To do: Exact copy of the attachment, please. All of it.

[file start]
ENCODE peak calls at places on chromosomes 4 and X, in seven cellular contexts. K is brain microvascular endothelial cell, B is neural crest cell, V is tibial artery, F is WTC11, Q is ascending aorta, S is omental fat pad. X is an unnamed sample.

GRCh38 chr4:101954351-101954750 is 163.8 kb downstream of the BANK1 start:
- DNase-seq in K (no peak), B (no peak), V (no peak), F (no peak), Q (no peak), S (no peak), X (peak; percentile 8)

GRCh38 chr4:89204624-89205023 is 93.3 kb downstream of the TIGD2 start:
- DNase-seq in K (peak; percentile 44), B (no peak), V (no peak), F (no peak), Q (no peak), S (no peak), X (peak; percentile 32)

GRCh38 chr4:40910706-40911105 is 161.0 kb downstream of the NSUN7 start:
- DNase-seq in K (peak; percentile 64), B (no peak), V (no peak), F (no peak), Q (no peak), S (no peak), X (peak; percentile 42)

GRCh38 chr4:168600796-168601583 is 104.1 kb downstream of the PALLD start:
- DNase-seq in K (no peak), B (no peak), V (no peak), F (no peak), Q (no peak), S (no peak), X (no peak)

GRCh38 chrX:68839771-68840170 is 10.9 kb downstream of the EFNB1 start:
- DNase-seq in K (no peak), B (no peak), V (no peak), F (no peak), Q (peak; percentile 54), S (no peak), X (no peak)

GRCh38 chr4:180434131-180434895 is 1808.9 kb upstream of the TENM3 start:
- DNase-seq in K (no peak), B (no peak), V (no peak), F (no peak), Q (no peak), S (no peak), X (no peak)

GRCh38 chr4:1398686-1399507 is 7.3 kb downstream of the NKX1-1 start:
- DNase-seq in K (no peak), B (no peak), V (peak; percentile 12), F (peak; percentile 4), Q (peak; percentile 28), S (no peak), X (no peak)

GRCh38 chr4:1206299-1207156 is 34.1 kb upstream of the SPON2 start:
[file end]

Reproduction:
ENCODE peak calls at places on chromosomes 4 and X, in seven cellular contexts. K is brain microvascular endothelial cell, B is neural crest cell, V is tibial artery, F is WTC11, Q is ascending aorta, S is omental fat pad. X is an unnamed sample.

GRCh38 chr4:101954351-101954750 is 163.8 kb downstream of the BANK1 start:
- DNase-seq in K (no peak), B (no peak), V (no peak), F (no peak), Q (no peak), S (no peak), X (peak; percentile 8)

GRCh38 chr4:89204624-89205023 is 93.3 kb downstream of the TIGD2 start:
- DNase-seq in K (peak; percentile 44), B (no peak), V (no peak), F (no peak), Q (no peak), S (no peak), X (peak; percentile 32)

GRCh38 chr4:40910706-40911105 is 161.0 kb downstream of the NSUN7 start:
- DNase-seq in K (peak; percentile 64), B (no peak), V (no peak), F (no peak), Q (no peak), S (no peak), X (peak; percentile 42)

GRCh38 chr4:168600796-168601583 is 104.1 kb downstream of the PALLD start:
- DNase-seq in K (no peak), B (no peak), V (no peak), F (no peak), Q (no peak), S (no peak), X (no peak)

GRCh38 chrX:68839771-68840170 is 10.9 kb downstream of the EFNB1 start:
- DNase-seq in K (no peak), B (no peak), V (no peak), F (no peak), Q (peak; percentile 54), S (no peak), X (no peak)

GRCh38 chr4:180434131-180434895 is 1808.9 kb upstream of the TENM3 start:
- DNase-seq in K (no peak), B (no peak), V (no peak), F (no peak), Q (no peak), S (no peak), X (no peak)

GRCh38 chr4:1398686-1399507 is 7.3 kb downstream of the NKX1-1 start:
- DNase-seq in K (no peak), B (no peak), V (peak; percentile 12), F (peak; percentile 4), Q (peak; percentile 28), S (no peak), X (no peak)

GRCh38 chr4:1206299-1207156 is 34.1 kb upstream of the SPON2 start: